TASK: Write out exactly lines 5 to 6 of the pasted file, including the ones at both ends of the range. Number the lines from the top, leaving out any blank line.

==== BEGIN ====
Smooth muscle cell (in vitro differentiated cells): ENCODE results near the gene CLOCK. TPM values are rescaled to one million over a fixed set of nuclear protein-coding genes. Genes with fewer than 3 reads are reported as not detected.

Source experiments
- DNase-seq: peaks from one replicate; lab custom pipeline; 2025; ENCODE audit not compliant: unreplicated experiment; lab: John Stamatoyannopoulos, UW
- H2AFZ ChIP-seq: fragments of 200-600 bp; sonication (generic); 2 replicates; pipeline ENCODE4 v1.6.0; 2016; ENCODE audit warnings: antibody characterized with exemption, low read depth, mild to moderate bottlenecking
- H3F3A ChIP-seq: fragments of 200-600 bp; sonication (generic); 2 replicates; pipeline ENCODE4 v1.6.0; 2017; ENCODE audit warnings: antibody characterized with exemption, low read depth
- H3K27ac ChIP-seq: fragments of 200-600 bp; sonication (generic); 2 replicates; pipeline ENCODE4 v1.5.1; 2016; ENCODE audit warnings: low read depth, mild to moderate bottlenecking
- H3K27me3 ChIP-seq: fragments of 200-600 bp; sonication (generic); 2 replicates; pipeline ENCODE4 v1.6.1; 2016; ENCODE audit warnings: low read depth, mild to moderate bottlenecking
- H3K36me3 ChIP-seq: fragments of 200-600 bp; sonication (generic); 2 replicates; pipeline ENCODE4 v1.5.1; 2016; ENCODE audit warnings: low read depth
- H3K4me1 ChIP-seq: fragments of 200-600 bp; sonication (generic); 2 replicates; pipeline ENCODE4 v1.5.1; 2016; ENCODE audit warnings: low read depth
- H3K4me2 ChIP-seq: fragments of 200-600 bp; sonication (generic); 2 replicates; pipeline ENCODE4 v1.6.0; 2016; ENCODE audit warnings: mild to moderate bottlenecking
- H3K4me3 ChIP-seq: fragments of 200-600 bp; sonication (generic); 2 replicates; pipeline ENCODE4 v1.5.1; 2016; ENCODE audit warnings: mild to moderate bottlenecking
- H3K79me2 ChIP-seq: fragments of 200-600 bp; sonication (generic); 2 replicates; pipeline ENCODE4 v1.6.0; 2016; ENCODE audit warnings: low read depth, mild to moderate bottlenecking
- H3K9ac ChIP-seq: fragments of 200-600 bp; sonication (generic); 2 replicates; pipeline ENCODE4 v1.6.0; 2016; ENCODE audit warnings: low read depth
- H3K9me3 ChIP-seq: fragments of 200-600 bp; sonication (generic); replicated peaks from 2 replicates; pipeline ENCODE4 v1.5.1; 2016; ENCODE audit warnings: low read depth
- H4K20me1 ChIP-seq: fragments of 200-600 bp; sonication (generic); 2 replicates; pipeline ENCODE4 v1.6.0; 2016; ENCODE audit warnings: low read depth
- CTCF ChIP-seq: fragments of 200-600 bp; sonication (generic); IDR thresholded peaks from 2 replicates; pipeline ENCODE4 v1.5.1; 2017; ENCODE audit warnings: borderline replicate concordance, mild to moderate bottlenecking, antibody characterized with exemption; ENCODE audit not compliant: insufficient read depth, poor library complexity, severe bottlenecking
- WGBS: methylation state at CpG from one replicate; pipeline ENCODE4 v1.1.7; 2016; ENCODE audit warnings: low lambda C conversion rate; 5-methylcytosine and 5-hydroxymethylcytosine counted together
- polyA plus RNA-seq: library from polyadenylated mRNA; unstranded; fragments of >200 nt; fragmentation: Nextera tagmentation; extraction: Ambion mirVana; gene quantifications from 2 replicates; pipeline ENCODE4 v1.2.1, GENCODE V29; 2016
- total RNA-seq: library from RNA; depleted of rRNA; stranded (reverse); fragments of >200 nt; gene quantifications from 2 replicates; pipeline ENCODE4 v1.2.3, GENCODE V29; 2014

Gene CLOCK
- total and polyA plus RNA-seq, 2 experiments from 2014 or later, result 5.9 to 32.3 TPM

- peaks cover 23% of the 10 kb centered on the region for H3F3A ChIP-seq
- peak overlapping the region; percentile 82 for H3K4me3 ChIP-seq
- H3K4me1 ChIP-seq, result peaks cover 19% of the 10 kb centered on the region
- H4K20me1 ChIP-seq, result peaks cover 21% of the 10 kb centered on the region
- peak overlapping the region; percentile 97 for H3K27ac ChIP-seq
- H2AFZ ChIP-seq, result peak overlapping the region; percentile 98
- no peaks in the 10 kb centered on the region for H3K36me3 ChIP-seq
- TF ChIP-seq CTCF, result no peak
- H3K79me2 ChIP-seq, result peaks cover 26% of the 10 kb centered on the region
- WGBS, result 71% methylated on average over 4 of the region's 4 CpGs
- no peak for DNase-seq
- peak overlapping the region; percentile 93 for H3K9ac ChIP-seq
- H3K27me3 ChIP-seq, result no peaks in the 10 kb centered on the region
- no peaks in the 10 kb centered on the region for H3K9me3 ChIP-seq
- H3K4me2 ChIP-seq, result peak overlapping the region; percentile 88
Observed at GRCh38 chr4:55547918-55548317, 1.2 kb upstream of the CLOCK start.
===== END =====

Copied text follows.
- H3F3A ChIP-seq: fragments of 200-600 bp; sonication (generic); 2 replicates; pipeline ENCODE4 v1.6.0; 2017; ENCODE audit warnings: antibody characterized with exemption, low read depth
- H3K27ac ChIP-seq: fragments of 200-600 bp; sonication (generic); 2 replicates; pipeline ENCODE4 v1.5.1; 2016; ENCODE audit warnings: low read depth, mild to moderate bottlenecking